This blog is dedicated to the amazing staff at the New Canaan Public Library in New Canaan, Connecticut.

Monday, May 31, 2010

Water for Elephants by Sara Gruen, 2006, * * * *

Though he may not speak of them, the memories still dwell inside Jacob Jankowski's ninety-something-year-old mind. Memories of himself as a young man, tossed by fate onto a rickety train that was home to the Benzini Brothers Most Spectacular Show on Earth. Memories of a world filled with freaks and clowns, with wonder and pain and anger and passion; a world with its own narrow, irrational rules, its own way of life, and its ownway of death. The world of the circus: to Jacob it was both salvation and a living hell.  Jacob was there because his luck had run out, orphaned and penniless, he had no direction until he landed on this locomotive ;ship of fools. It was the early part of the Great Depression, and everyone in this third-rate circus was lucky to have any job at all. Marlena, the star of the equestrian act, was there because she fell in love with the wrong man, a handsome circus boss with a wide mean streak. And Rosie the elephant was there because she was the great gray hope, the new act that was going to be the salvation of the circus; the only problem was, Rosie didn't have an act and, in fact, she couldn't even follow instructions. The bond that grew among this unlikely trio was one of love and trust, and ultimately, it was their only hope for survival.  Surprising, poignant, and funny, Water for Elephants is that rare novel with a story so engrossing, one is reluctant to put it down; with characters so engaging, they continue to live long after the last page has been turned; with a world built of wonder, a world so real, one starts to breathe its air.

Saturday, May 29, 2010

Little Bee by Chris Cleave, 2009, * * *

Some 50 years ago, the region near Nigeria’s Atlantic coast provided the setting for Chinua Achebe’s haunting novel of a world torn asunder by the vicissitudes of Anglo-imperial expansion. To capture the tragedy of colonialism in that account, “Things Fall Apart,” Achebe looked to Yeats’s poem “The Second Coming” for inspiration: “Things fall apart; the center cannot hold; / Mere anarchy is loosed upon the world, / The blood-dimmed tide is loosed, and everywhere / The ceremony of innocence is drowned; / The best lack all conviction, while the worst / Are full of passionate intensity. Chris Cleave, a columnist for The Guardian, puts a modern-day spin on Achebe’s concerns with his immensely readable and moving novel. While the pretext of “Little Bee” initially seems contrived — two strangers, a British woman and a Nigerian girl, meet on a lonely African beach and become inextricably bound through the horror imprinted on their encounter — its impact is hardly shallow. Rather than focusing on postcolonial guilt or African angst, Cleave uses his emotionally charged narrative to challenge his readers’ conceptions of civility, of ethical choice. Sarah O’Rourke might appear to be an insipid character, with her career at a British magazine, her Batman-costumed young son, her uninspiring lover and her gentrified Surrey lifestyle. When juxtaposed with the Nigerian refugee called Little Bee — whom we first meet behind the razor wire of a British immigration center — Sarah is unsympathetic, even tiresome. But that impression changes partway through the novel when a flashback to Africa reveals her fortitude.  London, with its dizzying abundance and multiculturalism, looks like a parallel universe when compared with the impoverished Nigerian village where Little Bee grew up. Yet it’s this same village that instilled in Little Bee the skills and values needed to help her navigate toward her own scarred survival. Like Little Bee, Sarah is a survivor. But the lessons of the past are not enough to steer either woman to safety. Instead, in a world full of turpitude and injustice, it is their bold, impulsive choices that challenge the inevitability of despair, transforming a political novel into an affecting story of human triumph.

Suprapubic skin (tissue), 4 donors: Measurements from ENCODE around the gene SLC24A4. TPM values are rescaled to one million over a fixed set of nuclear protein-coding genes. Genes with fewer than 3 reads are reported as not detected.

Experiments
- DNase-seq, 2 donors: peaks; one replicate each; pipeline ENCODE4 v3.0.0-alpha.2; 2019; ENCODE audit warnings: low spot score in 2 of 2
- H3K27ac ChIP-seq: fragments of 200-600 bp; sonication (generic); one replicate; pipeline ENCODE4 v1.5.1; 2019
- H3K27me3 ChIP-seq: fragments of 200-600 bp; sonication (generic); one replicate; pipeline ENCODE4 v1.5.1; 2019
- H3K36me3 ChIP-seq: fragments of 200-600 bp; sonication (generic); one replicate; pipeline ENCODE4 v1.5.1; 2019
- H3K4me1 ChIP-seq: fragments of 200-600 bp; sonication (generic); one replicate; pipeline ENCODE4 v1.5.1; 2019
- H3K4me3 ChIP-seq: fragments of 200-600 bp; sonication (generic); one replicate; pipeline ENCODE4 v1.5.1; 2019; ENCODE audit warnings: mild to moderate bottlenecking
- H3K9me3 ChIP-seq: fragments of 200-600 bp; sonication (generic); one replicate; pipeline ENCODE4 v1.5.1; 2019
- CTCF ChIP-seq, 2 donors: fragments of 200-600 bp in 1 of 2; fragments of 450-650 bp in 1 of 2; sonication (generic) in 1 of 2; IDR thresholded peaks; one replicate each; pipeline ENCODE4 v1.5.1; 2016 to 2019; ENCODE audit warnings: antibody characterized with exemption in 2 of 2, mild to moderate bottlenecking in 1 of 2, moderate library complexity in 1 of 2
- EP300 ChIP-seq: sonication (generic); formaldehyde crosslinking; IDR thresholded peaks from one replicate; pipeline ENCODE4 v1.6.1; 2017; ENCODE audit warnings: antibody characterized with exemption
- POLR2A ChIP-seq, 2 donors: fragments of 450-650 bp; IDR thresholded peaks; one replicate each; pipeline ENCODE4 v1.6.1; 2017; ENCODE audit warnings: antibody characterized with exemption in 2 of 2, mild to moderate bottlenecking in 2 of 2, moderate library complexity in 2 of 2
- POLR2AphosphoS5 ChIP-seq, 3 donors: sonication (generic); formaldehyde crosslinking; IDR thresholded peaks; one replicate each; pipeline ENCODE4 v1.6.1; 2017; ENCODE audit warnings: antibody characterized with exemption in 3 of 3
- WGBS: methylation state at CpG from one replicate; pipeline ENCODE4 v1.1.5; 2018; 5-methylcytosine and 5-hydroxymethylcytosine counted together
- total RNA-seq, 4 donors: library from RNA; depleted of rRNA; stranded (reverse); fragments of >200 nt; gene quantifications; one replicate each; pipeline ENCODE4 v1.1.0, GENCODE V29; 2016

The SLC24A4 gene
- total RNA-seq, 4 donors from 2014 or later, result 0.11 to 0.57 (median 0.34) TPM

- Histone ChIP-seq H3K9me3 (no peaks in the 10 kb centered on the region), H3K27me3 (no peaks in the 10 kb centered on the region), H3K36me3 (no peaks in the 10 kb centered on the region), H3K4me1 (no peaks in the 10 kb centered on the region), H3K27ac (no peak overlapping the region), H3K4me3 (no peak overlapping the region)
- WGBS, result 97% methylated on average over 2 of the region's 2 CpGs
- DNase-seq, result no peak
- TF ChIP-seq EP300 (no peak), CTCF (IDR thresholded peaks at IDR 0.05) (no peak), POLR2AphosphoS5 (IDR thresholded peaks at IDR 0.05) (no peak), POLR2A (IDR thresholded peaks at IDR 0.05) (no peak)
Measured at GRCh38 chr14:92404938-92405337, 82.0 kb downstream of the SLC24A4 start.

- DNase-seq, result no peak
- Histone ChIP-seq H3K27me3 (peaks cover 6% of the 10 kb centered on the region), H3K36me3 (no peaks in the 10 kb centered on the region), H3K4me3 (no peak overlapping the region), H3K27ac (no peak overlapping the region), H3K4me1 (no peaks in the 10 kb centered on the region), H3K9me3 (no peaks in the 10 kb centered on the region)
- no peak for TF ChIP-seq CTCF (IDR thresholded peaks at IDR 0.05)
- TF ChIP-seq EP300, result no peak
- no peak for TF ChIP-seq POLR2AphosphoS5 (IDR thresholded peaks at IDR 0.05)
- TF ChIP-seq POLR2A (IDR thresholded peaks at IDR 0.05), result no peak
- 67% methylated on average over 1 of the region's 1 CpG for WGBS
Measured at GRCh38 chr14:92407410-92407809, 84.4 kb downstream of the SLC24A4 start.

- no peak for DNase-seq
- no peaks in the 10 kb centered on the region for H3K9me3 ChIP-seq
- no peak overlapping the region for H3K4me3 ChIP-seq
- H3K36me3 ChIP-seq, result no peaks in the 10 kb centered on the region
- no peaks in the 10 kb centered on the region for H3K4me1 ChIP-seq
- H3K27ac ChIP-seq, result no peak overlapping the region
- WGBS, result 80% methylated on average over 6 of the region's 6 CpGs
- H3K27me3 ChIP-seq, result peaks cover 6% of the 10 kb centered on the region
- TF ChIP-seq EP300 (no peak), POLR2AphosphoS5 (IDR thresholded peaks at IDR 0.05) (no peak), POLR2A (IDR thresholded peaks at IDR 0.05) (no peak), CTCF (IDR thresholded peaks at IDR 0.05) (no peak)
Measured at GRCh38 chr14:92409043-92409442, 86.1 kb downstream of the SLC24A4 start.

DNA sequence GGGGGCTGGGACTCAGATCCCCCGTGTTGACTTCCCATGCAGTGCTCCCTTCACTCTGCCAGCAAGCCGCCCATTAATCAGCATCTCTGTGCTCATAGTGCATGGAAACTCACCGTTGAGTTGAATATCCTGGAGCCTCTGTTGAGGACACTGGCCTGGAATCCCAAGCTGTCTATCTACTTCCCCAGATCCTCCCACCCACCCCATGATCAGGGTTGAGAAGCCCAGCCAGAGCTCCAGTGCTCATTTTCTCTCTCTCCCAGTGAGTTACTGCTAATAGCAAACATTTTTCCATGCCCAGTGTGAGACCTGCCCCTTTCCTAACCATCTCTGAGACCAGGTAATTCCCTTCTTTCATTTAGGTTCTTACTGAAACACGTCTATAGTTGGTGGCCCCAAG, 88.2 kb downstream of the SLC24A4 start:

Thursday, May 27, 2010

Absolutely American: Four Years at West Point by David Lipsky, 2003, * * * * *